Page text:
Senate Majority Leader
Mitch McConnell (R-Ky.) on Monday promised to take up an immigration bill protecting an
estimated 800,000 "Dreamers" from deportation and allow an open
amendment process if Democrats agree to reopen the government.
The Senate will vote at noon on a three-week funding resolution to end
the government shutdown that began at midnight Saturday. The legislation
includes an extension of the Children’s Health Insurance Program (CHIP).
Democrats have been pressing McConnell for a vote on the Dreamers legislation,
and it is unclear whether his latest commitments will be enough to win
With some Republicans expected to vote against the bill, nearly a dozen
Democratic votes will likely be needed to clear a 60-vote procedural hurdle.
Senate Democrats and Republicans will try to negotiate an immigration compromise
before the pending stopgap measure would expire on Feb. 8, if that stopgap
If they fail to reach a deal, McConnell promised he will bring an immigration
bill to the floor in February.
But McConnell said his promise would only be good if Democrats agree to
reopen the government.
“Should these issues not be resolved by the time the funding bill
before us expires on Feb. 8, so long as the government remains open, it
would be my intention to take up legislation here in the Senate that would
address DACA, border security and related issues as well as disaster relief,”
McConnell said, referring to the Deferred Action for Childhood Arrivals
program started by President Obama that
President Trump is winding down.
The GOP leader pledged “this immigration debate will have a level
playing field at the outset and an amendment process that is fair to all
sides,” he said.
Behind the scenes, a group of centrist Democrats and Republicans have been
trying to work out a deal on immigration.
Democrats leaving a meeting of moderate senators on Monday morning said
they are still discussing how to get a firmer commitment for a vote to
protect young immigrants in the country illegally.
"We just need a commitment on that that's firm, that we know we're
going to be on it, the question is how firm the commitment [will be]" said Sen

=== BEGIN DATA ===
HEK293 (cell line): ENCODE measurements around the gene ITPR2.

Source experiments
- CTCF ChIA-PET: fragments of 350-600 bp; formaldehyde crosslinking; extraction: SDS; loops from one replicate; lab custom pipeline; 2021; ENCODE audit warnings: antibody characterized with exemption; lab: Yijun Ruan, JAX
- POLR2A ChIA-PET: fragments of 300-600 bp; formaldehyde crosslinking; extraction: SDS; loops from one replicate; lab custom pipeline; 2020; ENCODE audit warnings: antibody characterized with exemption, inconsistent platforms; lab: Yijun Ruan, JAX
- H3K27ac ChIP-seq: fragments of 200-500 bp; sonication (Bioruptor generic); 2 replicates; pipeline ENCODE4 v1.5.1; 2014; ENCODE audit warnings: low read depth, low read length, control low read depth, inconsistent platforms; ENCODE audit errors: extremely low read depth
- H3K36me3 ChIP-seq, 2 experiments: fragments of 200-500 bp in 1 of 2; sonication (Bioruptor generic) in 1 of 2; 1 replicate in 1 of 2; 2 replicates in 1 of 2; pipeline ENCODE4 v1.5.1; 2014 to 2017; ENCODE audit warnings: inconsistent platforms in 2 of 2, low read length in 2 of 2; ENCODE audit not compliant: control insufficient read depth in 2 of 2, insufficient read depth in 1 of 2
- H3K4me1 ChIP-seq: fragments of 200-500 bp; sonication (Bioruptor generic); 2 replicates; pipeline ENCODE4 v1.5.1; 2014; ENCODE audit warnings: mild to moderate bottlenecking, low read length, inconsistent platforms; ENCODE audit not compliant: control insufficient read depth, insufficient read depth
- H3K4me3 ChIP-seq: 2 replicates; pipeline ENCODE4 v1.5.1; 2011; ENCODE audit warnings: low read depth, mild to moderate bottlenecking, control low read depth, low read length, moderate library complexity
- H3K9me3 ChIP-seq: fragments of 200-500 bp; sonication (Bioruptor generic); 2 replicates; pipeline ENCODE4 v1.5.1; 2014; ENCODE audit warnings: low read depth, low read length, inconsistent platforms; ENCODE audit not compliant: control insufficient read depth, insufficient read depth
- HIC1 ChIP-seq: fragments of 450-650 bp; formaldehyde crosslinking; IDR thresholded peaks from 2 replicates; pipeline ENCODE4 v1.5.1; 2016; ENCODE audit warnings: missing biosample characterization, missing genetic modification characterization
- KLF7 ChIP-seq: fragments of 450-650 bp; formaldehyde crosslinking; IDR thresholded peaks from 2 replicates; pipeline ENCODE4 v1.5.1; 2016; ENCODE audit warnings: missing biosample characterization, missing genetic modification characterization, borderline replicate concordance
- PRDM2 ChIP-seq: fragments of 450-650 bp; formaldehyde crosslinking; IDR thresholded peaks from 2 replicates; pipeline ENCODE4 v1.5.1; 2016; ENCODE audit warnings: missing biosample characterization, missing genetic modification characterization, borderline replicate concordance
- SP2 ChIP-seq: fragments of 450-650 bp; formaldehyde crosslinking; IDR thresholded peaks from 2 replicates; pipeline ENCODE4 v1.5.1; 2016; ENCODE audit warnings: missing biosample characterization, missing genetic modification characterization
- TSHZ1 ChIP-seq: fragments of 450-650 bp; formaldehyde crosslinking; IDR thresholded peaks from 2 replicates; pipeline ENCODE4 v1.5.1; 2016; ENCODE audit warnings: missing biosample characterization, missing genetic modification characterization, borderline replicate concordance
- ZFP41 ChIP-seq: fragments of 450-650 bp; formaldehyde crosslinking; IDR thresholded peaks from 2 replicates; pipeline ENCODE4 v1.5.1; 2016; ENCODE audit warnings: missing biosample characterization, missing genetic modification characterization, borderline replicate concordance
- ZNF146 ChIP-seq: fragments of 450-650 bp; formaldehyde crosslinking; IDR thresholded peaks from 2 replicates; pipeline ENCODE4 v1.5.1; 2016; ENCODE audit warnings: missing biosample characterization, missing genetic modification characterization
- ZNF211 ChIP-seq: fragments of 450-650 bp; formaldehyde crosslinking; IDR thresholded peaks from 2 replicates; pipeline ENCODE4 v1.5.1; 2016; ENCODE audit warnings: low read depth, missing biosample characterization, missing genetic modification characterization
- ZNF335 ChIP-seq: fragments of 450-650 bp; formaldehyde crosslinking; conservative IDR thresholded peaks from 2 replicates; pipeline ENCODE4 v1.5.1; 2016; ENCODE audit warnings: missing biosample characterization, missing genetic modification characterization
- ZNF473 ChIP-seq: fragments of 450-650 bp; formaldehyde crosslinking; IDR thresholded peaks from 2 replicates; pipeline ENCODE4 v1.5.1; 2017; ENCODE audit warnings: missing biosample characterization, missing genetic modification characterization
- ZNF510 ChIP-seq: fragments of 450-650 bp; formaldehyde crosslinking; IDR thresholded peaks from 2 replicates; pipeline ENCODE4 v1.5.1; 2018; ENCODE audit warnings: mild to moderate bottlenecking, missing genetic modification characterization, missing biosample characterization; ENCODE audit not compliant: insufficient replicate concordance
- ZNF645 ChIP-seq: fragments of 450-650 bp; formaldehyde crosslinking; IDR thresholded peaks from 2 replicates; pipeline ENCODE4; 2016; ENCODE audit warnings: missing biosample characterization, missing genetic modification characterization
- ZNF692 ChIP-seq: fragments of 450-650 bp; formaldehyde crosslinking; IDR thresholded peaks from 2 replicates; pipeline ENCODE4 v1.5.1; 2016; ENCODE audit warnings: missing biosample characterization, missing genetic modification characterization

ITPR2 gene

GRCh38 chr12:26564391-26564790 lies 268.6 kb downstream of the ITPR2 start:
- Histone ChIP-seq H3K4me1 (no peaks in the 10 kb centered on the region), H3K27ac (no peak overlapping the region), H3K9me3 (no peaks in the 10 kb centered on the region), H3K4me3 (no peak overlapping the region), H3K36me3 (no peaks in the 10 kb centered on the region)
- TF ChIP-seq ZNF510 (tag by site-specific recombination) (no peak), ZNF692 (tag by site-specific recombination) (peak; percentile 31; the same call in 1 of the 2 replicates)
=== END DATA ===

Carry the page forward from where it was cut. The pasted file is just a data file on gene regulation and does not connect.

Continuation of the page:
Tim Kaine (D-Va.) leaving the meeting in Sen
Susan Collins's (R-Maine) office.
Amy Klobuchar (D-Minn.) said they need a "real commitment" to bring up an
No Democrats said leaving the meeting that they are changing their votes.
Though when asked how he would vote at a noon vote on Monday, Sen
Bill Nelson (D-Fla.) said he thought that vote could be postponed if negotiators need
Republicans who attended the meeting said McConnell should have been more
specific with his promise to ensure Democrats vote "yes."
I do think it would be helpful if the language were a little bit stronger,"
Collins told reporters.
But she also gave McConnell credit, saying the GOP leader "had moved
to accommodate the concerns that have been raised" about needing
a commitment on immigration.
Lindsey Graham (R-S.C.) predicted McConnell will make a "firmer commitment when
it seems like it will matter."
"I think if Mitch were a little firmer as to 'we are going to
move to immigration. ... There will be a process where everybody will
be heard,'" he said.
Graham suggested that Democrats go to Senate Minority Leader
Charles Schumer (D-N.Y.) and tell him that they will vote for the continuing resolution
if McConnell will use more specific language.
McConnell has said he intends to take up an immigration bill if a larger
deal can't be reached by Feb. 8.
But Democrats are quick to point to previous commitments to GOP Sen.
Jeff Flake (Ariz.) and Collins that did not come to fruition.
Flake, asked how Democrats could trust McConnell, noting that the GOP leader
was making a "pretty high-profile promise."
Republican leaders, however, said Democrats have no reason to be distrustful.
"I think they ought to believe him because he's a trustworthy,
honorable person. And I realize there's ... a trust deficit up here
generally. But I think one of the first steps to regaining that trust
is for the leader to make that commitment and follow through on it,"
said Senate Republican Whip
John Cornyn (R-Texas).
Cornyn said Democrats would not get a more ironclad promise.
"No, I think that's all they're going to get," he said.
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